Walkers travel the length of Red River to honour missing and murdered Indigenous women and girls
Group carrying river water from Minnesota to Lake Winnipeg
A group of women and men are walking along the Red River, from its headwaters in Minnesota to the mouth at Lake Winnipeg, in honour of missing and murdered Indigenous women and girls.
The walkers, 11 women and four men, are carrying water from the headwaters of the river in Breckenridge, Minn.
The water is carried by a woman, who is supported by a man carrying an eagle feather staff with 134 ribbons.
130 of the ribbons carry the names of women whose bodies were found in the river over the past four decades.
Four of the ribbons are left blank, for the four women who were never identified.
"As we're walking, I ask everybody to be silent, and to focus on restoring health to our waterways … honouring those names of women who have been pulled out of the Red River," said Sharon Day, leader of the walk. She's led several others like it to raise awareness about water pollution.
The water walk movement began in 1998, she said, when Grand Chief Bawdwaywidun Binaise of Midewiwin Three Fires Lodge in Wisconsin asked Day and others about what they would do for the water. While Day attempted to save a spring in Minneapolis, Josephine Mandamin, who lived in Thunder Bay, began walking with a pail of water and didn't stop, trekking more than 10 000 kilometers to call attention to the need to preserve the Great Lakes and other waterways.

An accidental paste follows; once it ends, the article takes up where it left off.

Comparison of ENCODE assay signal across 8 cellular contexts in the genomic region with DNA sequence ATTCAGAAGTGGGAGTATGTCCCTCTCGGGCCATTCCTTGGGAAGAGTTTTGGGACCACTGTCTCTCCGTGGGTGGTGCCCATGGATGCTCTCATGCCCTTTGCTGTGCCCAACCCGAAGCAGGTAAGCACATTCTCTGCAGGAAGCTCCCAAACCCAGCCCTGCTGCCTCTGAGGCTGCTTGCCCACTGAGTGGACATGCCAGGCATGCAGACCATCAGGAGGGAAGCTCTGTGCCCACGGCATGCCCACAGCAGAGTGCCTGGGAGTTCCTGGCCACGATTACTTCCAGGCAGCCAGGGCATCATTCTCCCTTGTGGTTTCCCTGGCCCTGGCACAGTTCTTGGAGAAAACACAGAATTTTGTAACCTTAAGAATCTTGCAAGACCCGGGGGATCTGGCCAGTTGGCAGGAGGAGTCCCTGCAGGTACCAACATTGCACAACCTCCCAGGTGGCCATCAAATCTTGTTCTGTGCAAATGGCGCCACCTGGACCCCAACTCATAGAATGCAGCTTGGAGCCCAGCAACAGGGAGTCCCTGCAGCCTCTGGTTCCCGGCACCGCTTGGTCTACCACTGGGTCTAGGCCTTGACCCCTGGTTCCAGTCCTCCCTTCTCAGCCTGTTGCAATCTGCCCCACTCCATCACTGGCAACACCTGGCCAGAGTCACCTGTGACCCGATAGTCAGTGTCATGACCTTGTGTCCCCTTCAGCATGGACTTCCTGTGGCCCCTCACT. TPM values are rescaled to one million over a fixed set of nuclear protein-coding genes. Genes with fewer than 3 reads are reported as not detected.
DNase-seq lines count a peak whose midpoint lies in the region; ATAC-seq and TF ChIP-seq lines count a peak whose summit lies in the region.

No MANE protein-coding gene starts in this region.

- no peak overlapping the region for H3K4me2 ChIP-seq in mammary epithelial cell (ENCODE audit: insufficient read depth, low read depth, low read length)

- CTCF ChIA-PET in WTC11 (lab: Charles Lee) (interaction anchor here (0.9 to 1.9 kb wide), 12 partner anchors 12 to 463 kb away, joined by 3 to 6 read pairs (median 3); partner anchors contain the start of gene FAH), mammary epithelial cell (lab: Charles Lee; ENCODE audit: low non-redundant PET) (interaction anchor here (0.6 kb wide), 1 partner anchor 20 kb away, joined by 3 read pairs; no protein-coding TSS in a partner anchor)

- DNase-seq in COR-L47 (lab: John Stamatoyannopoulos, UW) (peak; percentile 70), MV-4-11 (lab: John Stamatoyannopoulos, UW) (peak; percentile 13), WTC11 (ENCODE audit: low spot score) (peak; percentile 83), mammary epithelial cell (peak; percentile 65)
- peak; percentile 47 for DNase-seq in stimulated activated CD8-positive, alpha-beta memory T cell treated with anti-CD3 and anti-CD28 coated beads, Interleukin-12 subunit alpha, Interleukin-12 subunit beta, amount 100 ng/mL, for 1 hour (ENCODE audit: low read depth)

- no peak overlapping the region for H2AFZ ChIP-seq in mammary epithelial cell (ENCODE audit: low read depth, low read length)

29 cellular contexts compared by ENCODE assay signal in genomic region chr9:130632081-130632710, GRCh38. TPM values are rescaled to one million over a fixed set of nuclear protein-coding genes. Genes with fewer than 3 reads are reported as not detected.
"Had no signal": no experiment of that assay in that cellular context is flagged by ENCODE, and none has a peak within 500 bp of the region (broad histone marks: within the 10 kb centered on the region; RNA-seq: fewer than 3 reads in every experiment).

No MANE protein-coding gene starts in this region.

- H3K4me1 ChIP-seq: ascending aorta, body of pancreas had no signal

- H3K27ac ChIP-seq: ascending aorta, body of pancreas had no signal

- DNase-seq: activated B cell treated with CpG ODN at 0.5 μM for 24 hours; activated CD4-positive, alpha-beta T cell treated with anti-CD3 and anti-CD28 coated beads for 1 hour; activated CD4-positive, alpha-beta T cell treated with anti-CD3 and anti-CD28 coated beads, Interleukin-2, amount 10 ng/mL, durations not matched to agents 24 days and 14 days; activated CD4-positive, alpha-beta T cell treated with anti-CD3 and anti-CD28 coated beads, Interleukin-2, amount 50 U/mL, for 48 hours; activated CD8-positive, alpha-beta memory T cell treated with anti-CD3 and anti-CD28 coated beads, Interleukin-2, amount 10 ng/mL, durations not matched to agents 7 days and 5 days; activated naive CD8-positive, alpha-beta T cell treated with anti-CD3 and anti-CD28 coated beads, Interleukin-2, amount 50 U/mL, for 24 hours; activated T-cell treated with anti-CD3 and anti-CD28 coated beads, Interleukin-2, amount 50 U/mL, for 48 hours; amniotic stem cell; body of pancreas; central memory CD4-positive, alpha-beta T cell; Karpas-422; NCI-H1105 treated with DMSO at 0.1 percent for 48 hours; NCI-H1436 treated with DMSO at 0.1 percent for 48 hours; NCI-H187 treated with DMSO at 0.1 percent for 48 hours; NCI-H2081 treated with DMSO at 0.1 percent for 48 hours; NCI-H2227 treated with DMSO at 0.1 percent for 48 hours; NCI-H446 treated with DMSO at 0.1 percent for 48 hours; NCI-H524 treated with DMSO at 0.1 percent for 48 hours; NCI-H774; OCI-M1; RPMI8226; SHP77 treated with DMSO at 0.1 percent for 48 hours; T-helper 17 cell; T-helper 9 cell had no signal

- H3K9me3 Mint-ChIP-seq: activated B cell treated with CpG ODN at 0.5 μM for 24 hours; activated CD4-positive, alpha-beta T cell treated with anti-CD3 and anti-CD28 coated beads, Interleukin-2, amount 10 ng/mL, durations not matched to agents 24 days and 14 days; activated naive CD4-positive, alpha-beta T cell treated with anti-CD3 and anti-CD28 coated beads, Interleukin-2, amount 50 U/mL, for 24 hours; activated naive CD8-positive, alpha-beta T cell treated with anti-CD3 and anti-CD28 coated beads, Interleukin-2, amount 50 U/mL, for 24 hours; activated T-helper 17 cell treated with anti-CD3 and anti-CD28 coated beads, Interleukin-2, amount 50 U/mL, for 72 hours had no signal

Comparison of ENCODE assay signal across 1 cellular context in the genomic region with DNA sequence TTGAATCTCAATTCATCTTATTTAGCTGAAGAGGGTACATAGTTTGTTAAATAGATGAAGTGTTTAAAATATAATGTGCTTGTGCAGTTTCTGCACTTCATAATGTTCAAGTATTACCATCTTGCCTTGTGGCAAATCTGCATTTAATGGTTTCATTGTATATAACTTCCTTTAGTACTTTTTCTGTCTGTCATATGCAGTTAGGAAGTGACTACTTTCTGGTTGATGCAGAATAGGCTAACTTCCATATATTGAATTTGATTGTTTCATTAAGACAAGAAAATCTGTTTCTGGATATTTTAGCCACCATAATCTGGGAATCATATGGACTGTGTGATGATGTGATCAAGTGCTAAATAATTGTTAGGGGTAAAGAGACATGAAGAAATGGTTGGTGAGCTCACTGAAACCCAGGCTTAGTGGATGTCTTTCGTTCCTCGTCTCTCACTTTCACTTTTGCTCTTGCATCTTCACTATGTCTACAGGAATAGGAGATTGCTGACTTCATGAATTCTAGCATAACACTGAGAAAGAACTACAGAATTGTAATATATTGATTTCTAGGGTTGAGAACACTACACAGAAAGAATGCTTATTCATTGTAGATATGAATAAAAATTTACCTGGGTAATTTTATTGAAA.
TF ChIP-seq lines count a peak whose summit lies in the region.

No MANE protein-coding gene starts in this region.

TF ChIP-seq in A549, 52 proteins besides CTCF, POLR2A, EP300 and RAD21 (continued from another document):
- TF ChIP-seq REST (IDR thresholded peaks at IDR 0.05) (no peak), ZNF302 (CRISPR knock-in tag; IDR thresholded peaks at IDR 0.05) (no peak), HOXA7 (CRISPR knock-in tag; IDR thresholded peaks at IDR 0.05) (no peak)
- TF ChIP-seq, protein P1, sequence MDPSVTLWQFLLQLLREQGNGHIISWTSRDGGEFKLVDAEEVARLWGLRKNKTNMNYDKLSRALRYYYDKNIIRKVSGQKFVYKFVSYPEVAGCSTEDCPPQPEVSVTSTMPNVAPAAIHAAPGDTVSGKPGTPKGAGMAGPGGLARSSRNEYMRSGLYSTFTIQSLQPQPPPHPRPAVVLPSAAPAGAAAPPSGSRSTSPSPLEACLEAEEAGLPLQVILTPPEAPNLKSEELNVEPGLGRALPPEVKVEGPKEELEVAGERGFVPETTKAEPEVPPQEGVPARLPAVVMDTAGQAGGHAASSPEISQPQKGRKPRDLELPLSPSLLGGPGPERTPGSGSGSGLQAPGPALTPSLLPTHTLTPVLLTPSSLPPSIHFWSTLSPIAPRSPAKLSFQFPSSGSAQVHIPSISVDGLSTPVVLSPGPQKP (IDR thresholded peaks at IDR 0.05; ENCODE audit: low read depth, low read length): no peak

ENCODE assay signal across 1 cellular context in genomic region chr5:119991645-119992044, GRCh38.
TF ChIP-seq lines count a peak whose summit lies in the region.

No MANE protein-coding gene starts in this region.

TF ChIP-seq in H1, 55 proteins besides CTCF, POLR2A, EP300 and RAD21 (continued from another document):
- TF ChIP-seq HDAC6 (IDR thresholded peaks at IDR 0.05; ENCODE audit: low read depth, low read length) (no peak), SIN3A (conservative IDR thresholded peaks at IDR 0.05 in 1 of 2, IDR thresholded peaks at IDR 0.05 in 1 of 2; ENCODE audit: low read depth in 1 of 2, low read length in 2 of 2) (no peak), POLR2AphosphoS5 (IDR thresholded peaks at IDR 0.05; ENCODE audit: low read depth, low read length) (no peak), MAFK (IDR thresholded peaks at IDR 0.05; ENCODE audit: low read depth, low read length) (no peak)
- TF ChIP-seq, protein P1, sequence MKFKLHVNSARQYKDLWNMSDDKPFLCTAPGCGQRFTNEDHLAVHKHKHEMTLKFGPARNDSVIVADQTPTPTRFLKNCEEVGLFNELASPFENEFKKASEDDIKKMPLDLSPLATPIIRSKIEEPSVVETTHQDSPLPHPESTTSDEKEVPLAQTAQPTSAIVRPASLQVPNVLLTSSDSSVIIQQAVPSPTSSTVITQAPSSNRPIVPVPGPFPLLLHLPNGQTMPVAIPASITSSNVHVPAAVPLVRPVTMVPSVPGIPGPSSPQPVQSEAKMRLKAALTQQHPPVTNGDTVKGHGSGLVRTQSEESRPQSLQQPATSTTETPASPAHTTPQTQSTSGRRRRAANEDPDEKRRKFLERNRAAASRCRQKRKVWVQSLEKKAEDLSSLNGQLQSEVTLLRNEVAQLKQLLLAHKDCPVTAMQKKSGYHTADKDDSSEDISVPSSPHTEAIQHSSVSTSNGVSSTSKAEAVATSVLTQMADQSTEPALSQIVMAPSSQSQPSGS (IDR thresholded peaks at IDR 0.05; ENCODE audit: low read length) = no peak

Mandamin inspired Day to do the same, and the two became friends. Mandamin passed away in February.
"I learned how to do this from her. I think about her a lot," said Day.
"In every Indigenous woman who's ever stood up for anybody, for themselves, I think about them… They are the warrior women. But Josephine, she was the head."
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The walkers are from mostly from Minnesota, with some others from South Dakota, Wisconsin and Thunder Bay.
"We become sort of a family, and people join as they can," Day said.
On Friday, the walkers reached Morris, Man.
Paul Eaves was one of the men among them.
Although he never met the women whose names he carries on his staff, he believes saying and carrying their names is like "a prayer to the spirit."
"That's the energy that echoes out into the world," he said.
"There's been way too many lives lost. Way too many."
Through walking, Eaves says he has learned his role in stopping violence against women.
"Men need to change their behaviour individually and the culture of men need to change their behaviour to relate to honour women … all women and particularly honour Indigenous women."
The walkers will finish at the mouth of the river in Lake Winnipeg, and will pour their water there.
With files from Erin Brohman